Anti-Slavery & Womens’ Rights Advocate
Born January 3, 1793 — Died November 11, 1880
Early in life Lucretia became active in the movement against slavery . She became one of its most prominent and vocal advocates, continuing so until the emancipation. She helped form the American Anti-Slavery Society in Philadelphia and, later, was active in founding female anti-slavery organizations. She traveled extensively throughout New England, Maryland, Virginia, Ohio and Indiana, where she did not refrain from denouncing slavery. When attending the World Anti-Slavery Convention in London in 1840, she was denied membership because she was a woman. Eventually, she took part in establishing women’s rights journals in England and France, and contributed her talents in furthering that cause in the United States.Educated in Boston, Lucretia Mott became a teacher at the age of fifteen. Eight years later after moving to Philadelphia, she took charge of a small school in that city. After a year she appeared in the ministry of the Society of Friends, and was soon acclaimed for the clarity and eloquence of her presentations.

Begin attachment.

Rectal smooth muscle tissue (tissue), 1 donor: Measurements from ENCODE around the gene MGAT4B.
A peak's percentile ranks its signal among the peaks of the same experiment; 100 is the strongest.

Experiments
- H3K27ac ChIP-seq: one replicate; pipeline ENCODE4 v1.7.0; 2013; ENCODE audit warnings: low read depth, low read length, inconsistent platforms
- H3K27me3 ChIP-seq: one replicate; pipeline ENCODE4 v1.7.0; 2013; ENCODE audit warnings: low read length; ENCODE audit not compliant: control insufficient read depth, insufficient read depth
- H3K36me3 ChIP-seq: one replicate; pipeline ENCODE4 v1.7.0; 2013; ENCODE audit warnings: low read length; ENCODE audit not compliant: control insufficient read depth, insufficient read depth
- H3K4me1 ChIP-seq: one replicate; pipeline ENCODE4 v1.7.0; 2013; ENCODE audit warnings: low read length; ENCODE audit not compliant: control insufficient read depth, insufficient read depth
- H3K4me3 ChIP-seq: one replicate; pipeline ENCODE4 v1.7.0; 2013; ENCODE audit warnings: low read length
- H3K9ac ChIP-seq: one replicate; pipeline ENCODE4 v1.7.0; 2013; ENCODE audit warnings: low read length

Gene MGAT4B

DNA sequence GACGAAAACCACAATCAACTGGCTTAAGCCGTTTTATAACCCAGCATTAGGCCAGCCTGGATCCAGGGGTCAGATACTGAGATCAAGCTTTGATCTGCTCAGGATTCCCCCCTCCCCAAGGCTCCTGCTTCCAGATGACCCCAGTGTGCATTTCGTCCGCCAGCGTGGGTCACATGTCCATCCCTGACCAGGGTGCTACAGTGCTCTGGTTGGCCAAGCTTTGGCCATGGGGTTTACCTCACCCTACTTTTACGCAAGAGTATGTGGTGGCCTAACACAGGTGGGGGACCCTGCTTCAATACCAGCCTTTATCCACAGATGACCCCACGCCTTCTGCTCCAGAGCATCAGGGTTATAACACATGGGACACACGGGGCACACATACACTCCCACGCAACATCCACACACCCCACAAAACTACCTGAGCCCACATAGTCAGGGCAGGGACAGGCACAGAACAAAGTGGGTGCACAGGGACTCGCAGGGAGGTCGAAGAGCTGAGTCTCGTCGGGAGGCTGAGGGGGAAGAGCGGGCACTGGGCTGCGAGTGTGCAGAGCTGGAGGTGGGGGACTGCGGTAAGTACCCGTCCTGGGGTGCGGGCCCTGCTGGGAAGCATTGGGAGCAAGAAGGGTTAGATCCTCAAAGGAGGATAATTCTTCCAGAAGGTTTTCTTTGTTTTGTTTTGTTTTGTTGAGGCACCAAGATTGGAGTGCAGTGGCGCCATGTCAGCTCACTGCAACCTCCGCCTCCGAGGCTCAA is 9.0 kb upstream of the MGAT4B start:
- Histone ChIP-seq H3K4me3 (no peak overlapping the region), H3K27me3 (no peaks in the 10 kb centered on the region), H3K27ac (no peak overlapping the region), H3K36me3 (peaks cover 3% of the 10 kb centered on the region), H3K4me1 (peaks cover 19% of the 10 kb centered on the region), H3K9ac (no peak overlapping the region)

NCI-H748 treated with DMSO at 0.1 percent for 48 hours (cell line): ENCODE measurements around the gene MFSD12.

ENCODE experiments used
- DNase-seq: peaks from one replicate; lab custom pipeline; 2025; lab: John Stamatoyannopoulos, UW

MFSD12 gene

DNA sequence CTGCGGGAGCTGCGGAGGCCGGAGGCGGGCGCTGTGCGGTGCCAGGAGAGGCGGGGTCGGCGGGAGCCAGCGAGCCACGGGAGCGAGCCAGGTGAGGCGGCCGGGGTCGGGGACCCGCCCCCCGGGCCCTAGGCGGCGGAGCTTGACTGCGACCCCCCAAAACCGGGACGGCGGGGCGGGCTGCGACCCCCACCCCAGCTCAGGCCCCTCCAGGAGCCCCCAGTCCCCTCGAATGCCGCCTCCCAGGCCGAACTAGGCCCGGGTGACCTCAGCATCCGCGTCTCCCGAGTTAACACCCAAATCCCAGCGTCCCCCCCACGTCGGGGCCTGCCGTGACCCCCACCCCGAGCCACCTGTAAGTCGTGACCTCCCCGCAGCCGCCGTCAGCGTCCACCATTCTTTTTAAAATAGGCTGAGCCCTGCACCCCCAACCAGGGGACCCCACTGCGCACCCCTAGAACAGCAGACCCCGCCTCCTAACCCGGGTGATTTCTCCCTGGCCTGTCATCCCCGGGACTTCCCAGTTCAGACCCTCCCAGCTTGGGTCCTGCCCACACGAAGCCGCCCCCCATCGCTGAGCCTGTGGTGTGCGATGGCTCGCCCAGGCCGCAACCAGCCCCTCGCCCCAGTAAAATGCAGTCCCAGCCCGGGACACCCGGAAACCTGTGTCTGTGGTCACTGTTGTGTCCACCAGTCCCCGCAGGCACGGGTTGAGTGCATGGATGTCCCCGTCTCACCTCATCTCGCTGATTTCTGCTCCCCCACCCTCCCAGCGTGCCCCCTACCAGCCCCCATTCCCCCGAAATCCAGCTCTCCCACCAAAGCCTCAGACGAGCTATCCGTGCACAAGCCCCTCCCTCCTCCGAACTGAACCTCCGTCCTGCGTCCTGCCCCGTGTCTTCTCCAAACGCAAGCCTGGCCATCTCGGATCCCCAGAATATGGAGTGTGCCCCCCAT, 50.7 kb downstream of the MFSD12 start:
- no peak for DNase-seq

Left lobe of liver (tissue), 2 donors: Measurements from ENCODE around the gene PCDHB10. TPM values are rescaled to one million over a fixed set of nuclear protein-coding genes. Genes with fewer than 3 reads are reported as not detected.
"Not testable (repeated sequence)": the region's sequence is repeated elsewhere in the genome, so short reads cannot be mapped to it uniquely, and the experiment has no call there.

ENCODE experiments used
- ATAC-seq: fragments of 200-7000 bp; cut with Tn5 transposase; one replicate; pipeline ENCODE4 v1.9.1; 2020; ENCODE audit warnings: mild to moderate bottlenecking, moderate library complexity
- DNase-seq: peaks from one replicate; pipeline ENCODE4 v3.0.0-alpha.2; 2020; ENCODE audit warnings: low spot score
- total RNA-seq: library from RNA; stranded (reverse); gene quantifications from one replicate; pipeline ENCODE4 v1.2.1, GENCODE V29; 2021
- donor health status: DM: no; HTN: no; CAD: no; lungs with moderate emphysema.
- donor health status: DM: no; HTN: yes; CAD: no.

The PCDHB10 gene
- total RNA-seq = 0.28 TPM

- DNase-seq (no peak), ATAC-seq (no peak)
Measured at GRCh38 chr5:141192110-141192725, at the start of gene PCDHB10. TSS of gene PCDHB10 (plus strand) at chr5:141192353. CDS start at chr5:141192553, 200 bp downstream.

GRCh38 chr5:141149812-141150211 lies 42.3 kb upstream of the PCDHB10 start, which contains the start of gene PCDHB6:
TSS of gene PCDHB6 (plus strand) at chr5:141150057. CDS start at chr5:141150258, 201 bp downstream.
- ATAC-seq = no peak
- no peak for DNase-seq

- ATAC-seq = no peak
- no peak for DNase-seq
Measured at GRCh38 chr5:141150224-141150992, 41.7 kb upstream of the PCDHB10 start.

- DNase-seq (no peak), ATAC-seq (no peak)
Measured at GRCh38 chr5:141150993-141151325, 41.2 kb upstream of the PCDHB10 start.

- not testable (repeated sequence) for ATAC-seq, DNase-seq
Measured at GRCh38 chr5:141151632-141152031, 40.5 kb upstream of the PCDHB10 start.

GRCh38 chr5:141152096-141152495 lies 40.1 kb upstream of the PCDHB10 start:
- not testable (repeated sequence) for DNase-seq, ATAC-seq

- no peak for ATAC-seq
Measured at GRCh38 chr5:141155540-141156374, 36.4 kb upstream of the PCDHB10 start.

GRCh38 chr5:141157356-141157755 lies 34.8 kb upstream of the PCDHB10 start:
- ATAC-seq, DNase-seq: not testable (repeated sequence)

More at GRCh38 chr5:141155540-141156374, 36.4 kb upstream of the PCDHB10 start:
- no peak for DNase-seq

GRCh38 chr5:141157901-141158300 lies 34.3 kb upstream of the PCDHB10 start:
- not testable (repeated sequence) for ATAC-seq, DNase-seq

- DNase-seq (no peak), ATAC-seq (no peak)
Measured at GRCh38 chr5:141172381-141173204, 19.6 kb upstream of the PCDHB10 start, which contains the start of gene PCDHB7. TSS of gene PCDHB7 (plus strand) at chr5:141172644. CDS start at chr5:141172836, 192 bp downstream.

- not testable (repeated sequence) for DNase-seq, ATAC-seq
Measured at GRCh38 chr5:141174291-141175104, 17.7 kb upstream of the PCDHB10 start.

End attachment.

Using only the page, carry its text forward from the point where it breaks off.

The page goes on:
She helped form the first Woman’s Rights Convention at Seneca Falls, New York, in 1848 to improve the legal and political status of women. She was active in the movement until her death.